In this piece, Daniel Spears (pictured below), programmatic director, The Guardian, explains why achieving transparency is going to be tough, no matter how much marketers demand it, because of ‘opacity by design’. There is a solution, and it all starts with reporting.
A healthy market is fuelled by investor confidence, and confidence is built on trust.
If you’re an investor in the digital ad economy – whether a marketer seeking ROI or a publisher pursuing monetisation – opacity is undermining your interests.
As a result, our market’s largest investors are reducing their ad spend and participants at both ends of the supply-chain have defaulted to the position of ‘trust no-one’.
Introducing ‘opacity by design’
Opacity is the shroud under which non-disclosed fees and ad fraud continue to hide from our plain sight. It’s also the curtain behind which discrepancies and decimal-rounding are manipulated at your expense.
Beyond these significant issues, market-level opacity has precipitated a disconnect between price and value. This might feel familiar, because we’ve seen it before. The digital ad market has some quite incredible parallels with the sub-prime mortgage crisis; where junk bonds were packaged to attract investment, which ultimately led to the collapse of the entire US economy.
It’s why, despite marketers becoming vocal in their demand for quality (and value), their day-to-day buying behaviour continues to be governed by price. This is a direct consequence of ‘opacity by design’, and it makes for a world where participants are blocked from making truly informed investment decisions.
Why is this, you ask? Because, once enlightened by information, marketers would quickly reduce their ad spend; an act which is counter to the interest of any intermediary whose business model is predicated on volume.
Focus on the root cause, not the consequences
As long as ‘opacity by design’ exists, buyers and sellers will unknowingly attach financial incentive to negative behaviour. In doing so, they create the market for fraudulent ads, the reward for reselling, and a carrot for other nefarious business practice.
Marketers, buyers and publishers must better align in their agenda and coordinate in their pursuit of change. Whilst some important steps have already been taken, the digital supply-chain remains shrouded in mystery and the hidden horrors continue to undermine investors’ ROI.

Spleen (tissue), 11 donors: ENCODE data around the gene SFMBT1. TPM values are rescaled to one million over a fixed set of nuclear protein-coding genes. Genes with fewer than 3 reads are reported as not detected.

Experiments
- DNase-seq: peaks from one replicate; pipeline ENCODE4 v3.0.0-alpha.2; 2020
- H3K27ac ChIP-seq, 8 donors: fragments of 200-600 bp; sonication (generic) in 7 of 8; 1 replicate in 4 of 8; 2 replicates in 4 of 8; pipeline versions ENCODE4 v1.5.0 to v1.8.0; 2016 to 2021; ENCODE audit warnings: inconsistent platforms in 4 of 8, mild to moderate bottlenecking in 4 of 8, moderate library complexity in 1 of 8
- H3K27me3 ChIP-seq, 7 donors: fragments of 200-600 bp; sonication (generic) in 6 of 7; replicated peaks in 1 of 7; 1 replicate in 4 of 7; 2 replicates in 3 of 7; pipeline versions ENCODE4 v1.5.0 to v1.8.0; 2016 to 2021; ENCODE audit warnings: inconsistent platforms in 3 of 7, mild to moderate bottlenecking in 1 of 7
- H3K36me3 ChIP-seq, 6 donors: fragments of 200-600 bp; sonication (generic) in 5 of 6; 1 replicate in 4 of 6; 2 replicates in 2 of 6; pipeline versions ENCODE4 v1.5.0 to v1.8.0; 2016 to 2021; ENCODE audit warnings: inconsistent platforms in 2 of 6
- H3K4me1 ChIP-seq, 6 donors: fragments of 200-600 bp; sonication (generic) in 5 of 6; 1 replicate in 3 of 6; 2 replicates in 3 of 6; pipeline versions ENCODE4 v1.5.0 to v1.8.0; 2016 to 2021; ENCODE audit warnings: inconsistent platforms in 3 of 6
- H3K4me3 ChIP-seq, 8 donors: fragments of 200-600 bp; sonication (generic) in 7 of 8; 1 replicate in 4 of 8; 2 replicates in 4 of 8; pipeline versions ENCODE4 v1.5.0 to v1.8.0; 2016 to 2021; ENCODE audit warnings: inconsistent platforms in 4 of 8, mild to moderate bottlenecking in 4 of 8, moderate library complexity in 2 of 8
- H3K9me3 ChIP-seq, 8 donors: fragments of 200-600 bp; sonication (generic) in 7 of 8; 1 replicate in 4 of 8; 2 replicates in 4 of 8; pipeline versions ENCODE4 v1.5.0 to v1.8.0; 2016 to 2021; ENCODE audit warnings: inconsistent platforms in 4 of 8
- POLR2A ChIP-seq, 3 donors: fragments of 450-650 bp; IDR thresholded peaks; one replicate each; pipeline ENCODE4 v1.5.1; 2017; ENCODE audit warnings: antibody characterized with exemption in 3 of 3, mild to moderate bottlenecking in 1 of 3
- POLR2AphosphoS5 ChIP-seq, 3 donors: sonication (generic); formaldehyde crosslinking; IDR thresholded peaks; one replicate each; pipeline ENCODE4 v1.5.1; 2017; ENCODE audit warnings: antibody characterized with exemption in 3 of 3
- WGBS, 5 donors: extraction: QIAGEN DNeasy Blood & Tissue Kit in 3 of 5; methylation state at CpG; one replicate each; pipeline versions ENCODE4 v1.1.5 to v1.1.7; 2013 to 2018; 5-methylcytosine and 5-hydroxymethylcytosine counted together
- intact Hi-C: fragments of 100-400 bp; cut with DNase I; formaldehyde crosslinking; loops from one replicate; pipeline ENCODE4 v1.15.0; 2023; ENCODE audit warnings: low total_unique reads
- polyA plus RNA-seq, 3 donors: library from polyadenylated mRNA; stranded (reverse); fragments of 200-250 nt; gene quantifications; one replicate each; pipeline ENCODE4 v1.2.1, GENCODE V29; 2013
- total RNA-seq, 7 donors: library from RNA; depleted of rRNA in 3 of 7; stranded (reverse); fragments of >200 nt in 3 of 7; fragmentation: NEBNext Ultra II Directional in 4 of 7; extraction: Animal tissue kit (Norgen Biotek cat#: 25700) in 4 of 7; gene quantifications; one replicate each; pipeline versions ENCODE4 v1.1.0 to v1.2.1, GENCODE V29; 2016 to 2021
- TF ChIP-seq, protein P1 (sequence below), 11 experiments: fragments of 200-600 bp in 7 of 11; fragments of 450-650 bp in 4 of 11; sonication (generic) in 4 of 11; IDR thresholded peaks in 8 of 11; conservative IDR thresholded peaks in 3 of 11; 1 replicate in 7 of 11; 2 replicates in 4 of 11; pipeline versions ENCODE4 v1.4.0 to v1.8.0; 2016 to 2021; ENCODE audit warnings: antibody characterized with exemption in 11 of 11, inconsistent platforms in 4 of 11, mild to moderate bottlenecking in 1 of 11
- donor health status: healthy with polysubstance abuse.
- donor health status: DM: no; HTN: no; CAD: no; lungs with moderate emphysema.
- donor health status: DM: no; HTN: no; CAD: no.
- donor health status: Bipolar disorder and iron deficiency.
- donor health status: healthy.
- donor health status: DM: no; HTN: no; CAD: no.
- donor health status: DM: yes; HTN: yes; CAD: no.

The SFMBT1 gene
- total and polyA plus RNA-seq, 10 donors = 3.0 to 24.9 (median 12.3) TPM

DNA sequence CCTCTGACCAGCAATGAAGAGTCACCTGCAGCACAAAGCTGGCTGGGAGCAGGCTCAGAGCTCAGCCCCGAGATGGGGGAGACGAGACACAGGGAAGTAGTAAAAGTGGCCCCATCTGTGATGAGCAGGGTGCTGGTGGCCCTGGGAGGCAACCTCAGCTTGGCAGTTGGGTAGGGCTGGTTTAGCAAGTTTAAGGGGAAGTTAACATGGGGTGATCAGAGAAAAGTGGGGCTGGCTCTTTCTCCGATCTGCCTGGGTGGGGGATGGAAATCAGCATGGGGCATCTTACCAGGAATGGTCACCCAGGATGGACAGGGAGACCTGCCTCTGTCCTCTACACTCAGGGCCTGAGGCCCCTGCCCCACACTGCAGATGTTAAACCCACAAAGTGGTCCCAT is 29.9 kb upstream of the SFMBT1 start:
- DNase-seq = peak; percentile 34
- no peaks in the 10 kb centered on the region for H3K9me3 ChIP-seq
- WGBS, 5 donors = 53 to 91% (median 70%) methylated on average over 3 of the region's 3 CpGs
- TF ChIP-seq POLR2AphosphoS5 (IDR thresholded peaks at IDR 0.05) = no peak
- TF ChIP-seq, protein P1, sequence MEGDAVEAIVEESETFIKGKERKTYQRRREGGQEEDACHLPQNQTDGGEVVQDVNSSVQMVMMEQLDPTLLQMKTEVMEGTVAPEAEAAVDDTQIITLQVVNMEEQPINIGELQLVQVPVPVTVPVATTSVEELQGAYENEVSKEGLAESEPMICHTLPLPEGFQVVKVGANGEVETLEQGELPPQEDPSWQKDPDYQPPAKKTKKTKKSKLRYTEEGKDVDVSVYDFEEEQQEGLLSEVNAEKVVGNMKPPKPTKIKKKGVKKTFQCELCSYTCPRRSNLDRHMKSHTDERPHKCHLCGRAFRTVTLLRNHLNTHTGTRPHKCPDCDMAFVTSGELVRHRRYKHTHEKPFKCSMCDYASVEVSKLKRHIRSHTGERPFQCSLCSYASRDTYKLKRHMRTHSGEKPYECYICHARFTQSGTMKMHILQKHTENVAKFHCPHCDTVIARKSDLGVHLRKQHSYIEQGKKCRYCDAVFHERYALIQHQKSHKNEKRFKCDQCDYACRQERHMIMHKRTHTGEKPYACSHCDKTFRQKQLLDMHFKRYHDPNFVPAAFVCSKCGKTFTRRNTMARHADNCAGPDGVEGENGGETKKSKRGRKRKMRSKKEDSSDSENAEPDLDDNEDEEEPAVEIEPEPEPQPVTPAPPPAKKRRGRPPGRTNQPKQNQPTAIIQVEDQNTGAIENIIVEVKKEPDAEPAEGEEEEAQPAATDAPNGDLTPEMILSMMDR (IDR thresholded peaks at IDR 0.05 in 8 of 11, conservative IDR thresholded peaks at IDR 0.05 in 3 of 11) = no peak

Meanwhile, investors are inundated by point-solution after point-solution. Blockchain isn’t a solution to opacity, just as Ads.txt isn’t a solution for fraud (they seek to answer the consequence not the cause).
In order to evolve the market must focus on the root cause; investors must remove themselves from the shackles of systemic ‘opacity by design’.
Reporting today merely upholds the illusion of transparency
Buyer and seller reporting is fragmented and offers only partial sight – just one side of the transaction is visible and key information, such as transaction IDs, is removed to prevent any meaningful analysis of the data. As a result it is near impossible for investors to spot fraud, hidden fees, or reselling through reconciliation.
It’s worth taking a step back to acknowledge what this means – that investors in our huge, data-driven investment market don’t know what proportion of their spend converts into digital advertising stock (eyeballs).
This is not through negligence – this is a design feature of the market in which we operate today.
The solution is straightforward (and it’s not blockchain)
Buyers and sellers need a complete, reconcilable record for every ad transaction.
Brought together, these represent a record of fact, which is reconcilable after the event, such that buyers and sellers have the means to verify transactions with (near) certainty.
It’s really just a simple form of dual-book accounting; a medieval ‘technology’ which only requires the inclusion of a single additional field in buyer and seller reports. As such, we’re not talking about a major system overhaul, rather minor adjustment; investors being given access to the information which already exists in the platforms’ own core reporting.
Whilst my proposed system won’t eradicate problems in and of itself, the granular, end-to-end paper trail will surface the intelligence necessary to identify and quantify major issues.
The benefit goes way beyond advertising; this shift is good for society. By achieving traceability of funds, participants are in a position to stem the flow of marketing dollars to criminals, whilst ensuring governments have the data necessary to administer tax effectively.
As a result, negative business behaviour carries real reputational risk; making for a strong economic incentive that is absent today.
It’s time for investor action
The alternative – perpetuating the status quo – is inconceivable. Our continued pursuit of point solutions as sticking plaster only adds more layers of complexity between investors and the underlying issue. Or in a dental analogy; settling for a daily anaesthetic injection to dull colossal toothache rather than getting the troublesome root canal fixed.
This a call for evolution that gives brands, buyers, and publishers access to their complete, granular, reconcilable transaction records as basic hygiene. This is the foundation on which the digital ad economy can restore trust, reinstate confidence, and achieve sustainable long-term growth.